The Smithsonian Institution has more stuff in storage than they can ever hope to display, and this podcast talks about that stuff (you get to go in the side door of the museum on a private tour). Their episodes on the Worst Video Game, Outer Space and Underwear, and Apollo 12’s Really Close Call stood out to me—but there’s a ton more to get into.

Slow Burn, Season Four: David Duke
This one has been fucking riveting. I was only dimly aware of David Duke when he ascended to power in Louisiana, but this podcast shows how his blueprint for success in 1991 should have predicted the Great Pumpkin’s success in 2016. The same playbook, the same coded messages, the same blatant use of the office for personal grift, the same indifference or outright cowardice from the Republican Party and the general public: silence equals consent. Also highly recommended: the other three seasons (Clinton, Nixon, and Biggie & Tupac).

You’re Wrong About
This is a relatively new one for me. It reexamines stories and historical events to see if what we’ve all agreed upon as the truth is, in fact, true. They’ve done a lot of deep dives on Princess Diana but have also looked at O.J. Simpson, the Ford Pinto, and the D.C. Snipers. I’m getting into it more and more as I listen.

Date posted: December 18, 2020 | Filed under entertainment, list | Leave a Comment »

Here’s a brief history of the troubled evolution of the screenplay of Big Trouble In Little China, one of the most oddball—and best movies—of the 1980’s. Apparently the longstanding belief that this was originally meant to be a sequel to Buckaroo Banzai is just fiction, which makes sense to me. (previously)

Date posted: May 26, 2020 | Filed under entertainment, shortlinks | Leave a Comment »

Many of my favorite all-time movies are on this list, and with good reason. I will need to seek out a copy of Six String Samurai and rewatch Zardoz; I didn’t like Dark Star all that much, and A Boy And His Dog was boring. But the Fifth Element, Repo Man, Big Trouble In Little China, and Buckaroo Banzai are classics. Oh, and it looks like I’m going to have to see John Dies At The End, too. Because Clancy Brown.

Date posted: January 23, 2013 | Filed under entertainment, shortlinks | Leave a Comment »

Nate let me borrow his copy of Buckaroo Banzai, which when it was released was the most bizarre, original, and entertaining movies I had ever seen. I taped it off HBO and re-watched it a number of times, but this was the first I’ve ever seen it widescreen, with any more information besides what was on the tape. Looking around IMDB, i found out that the director also wrote the screenplay for another favorite goofy movie of mine, Big Trouble In Little China (based on the intended sequel for BB, …Against the World Crime League), and later, Home for The Holidays (set in Baltimore.) The DVD is fun and provides a lot of insight into the making of the movie, but stubbornly holds on to one conceit: the commentary by the writer and director blather on about the title character as if he actually exists—I’d much rather hear about the making of the movie and all the silly stories behind the scenes. There is so much within this movie to see; I’d love to hear from the property master and his stories about how the sets were created. I’d also love to hear from some of the actors about filming it. Other than that, the disc has plenty of good stuff, as well as a very clean transfer—it’s worlds better than the muddy VHS copy I made in 1986.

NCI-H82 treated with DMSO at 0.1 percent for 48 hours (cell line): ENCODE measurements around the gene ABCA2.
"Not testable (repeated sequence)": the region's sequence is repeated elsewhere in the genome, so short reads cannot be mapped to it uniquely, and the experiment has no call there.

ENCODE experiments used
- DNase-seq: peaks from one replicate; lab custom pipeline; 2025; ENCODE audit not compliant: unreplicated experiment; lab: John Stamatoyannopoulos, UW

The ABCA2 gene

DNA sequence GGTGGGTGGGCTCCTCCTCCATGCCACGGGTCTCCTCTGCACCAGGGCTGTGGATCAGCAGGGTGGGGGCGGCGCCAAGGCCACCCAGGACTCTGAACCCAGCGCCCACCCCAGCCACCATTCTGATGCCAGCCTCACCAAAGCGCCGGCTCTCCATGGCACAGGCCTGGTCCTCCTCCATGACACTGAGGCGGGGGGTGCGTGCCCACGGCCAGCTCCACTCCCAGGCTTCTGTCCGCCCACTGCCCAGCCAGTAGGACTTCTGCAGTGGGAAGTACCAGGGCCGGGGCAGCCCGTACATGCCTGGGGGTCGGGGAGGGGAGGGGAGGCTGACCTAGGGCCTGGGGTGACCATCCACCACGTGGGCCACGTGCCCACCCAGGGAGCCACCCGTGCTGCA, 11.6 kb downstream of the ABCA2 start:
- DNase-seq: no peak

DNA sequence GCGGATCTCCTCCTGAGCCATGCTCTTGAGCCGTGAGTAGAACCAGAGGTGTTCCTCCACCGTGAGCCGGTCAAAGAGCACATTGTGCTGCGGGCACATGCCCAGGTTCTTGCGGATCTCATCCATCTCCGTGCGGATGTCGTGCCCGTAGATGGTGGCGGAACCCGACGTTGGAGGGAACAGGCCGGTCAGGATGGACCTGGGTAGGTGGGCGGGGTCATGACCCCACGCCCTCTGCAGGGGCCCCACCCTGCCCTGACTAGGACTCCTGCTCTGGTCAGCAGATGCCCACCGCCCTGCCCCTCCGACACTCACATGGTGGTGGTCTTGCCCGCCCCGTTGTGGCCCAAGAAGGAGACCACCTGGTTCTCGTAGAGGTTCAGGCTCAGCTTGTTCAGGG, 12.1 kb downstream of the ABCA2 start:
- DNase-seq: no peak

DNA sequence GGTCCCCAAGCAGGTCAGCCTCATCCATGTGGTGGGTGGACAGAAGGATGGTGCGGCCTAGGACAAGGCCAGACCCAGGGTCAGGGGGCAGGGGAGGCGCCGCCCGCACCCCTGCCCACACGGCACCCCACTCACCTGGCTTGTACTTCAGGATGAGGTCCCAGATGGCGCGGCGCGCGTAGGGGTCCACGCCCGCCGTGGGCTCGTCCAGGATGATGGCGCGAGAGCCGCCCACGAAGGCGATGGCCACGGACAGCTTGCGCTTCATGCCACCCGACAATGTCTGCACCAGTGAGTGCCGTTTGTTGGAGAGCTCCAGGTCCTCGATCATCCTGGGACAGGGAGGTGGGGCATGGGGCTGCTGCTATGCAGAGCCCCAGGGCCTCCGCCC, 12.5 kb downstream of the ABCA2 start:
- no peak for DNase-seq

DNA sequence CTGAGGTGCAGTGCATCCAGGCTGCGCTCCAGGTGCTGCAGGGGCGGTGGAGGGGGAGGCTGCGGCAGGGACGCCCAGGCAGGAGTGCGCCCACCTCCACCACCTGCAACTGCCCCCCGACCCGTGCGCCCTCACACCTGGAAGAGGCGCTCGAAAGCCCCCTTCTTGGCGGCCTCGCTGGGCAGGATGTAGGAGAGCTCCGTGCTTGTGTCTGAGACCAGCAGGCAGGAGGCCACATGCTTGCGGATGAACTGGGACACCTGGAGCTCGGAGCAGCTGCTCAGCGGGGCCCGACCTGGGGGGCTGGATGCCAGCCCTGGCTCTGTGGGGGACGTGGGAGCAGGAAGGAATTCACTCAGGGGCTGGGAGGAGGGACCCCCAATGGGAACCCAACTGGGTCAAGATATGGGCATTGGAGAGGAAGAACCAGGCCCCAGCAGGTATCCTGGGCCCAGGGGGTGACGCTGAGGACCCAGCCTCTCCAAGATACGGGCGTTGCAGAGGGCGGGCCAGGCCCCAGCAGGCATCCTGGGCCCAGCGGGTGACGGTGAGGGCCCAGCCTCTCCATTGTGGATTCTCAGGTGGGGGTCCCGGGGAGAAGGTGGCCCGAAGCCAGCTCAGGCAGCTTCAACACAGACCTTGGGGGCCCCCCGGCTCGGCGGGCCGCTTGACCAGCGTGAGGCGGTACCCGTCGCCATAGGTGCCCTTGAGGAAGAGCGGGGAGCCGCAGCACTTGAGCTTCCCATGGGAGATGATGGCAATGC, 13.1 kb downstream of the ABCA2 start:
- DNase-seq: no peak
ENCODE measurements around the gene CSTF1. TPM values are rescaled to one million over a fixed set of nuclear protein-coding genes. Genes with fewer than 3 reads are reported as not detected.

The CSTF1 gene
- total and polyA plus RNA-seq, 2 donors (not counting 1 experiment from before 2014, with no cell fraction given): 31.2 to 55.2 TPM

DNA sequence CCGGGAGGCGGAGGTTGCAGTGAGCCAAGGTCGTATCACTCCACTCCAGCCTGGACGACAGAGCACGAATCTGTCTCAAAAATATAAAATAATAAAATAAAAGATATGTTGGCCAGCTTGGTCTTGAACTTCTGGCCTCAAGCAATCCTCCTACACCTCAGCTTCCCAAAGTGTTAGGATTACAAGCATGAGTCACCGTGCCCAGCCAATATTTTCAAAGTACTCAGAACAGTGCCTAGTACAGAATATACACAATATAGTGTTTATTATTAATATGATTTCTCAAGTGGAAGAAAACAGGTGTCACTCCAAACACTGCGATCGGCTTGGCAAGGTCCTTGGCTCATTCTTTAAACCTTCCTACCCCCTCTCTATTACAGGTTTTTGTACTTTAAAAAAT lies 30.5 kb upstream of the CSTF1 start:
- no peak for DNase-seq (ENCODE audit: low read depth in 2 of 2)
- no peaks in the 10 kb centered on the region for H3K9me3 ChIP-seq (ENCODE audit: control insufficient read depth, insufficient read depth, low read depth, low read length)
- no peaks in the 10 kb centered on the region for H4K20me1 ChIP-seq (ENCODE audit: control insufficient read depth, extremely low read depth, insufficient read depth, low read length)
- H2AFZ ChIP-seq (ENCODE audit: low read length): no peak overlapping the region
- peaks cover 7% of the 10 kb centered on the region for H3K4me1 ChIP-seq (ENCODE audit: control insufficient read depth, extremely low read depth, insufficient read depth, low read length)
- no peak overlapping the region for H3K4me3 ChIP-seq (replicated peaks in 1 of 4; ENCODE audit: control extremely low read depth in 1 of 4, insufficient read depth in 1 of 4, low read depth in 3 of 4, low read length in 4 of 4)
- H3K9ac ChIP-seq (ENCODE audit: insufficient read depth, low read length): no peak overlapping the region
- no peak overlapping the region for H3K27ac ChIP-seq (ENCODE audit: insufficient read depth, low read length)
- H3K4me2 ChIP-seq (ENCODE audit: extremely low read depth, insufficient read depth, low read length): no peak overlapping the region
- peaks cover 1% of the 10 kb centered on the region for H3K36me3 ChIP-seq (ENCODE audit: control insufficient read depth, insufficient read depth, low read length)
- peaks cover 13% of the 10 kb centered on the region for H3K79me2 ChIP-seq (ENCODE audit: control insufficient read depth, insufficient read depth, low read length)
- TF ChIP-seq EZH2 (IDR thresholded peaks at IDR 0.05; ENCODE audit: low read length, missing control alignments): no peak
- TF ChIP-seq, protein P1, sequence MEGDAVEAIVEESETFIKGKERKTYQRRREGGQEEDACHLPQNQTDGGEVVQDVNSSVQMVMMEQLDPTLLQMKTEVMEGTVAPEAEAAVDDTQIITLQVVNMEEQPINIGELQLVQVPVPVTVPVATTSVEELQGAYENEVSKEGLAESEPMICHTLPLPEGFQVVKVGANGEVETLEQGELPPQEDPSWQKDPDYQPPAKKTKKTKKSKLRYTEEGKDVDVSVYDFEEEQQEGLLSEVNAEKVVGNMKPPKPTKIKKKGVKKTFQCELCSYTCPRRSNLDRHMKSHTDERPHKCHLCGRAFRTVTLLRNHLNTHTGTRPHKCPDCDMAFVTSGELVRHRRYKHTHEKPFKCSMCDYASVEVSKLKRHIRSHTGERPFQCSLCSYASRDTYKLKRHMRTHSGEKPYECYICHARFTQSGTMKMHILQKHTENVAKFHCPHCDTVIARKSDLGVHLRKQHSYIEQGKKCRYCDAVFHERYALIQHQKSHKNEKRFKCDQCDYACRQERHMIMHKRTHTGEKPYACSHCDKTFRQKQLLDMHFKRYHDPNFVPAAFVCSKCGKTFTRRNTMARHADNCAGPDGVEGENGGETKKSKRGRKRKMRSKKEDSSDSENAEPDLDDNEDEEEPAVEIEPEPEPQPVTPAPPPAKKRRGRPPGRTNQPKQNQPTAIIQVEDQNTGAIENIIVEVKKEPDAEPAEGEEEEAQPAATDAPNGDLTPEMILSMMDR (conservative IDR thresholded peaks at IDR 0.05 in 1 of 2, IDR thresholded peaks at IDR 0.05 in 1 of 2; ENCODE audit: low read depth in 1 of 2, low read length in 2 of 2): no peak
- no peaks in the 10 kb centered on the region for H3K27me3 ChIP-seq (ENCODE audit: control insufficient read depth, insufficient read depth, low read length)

I’ve been reading with interest some of the discussion among the Mozilla literati about Safari, its advantages, disadvantages, and how it affects the Mozilla project. Interesting, to say the least, because some of these guys I’ve heard of for years.

Date posted: January 13, 2003 | Filed under entertainment | Leave a Comment »

When you’ve loaded your cart with a Super-Jumbo package of toilet paper, a pallet of canned cat food, the New Bonus-Size! can of tomato juice, three 25-lb. sacks of kitty litter, and seventeen other super-sized containers of consumer goods, remember this simple fact: The Humongous Warehouse Conglomerate Cleverly Marketed As A Down-Home Corner Grocery Store© does not take your MasterCard. No, little buckaroo, they have made it Corporate Policy® to only take Discover cards, so leave your fancy titanium frequent-flyer Corporate Edition card at home.

Date posted: October 6, 2002 | Filed under money | Leave a Comment »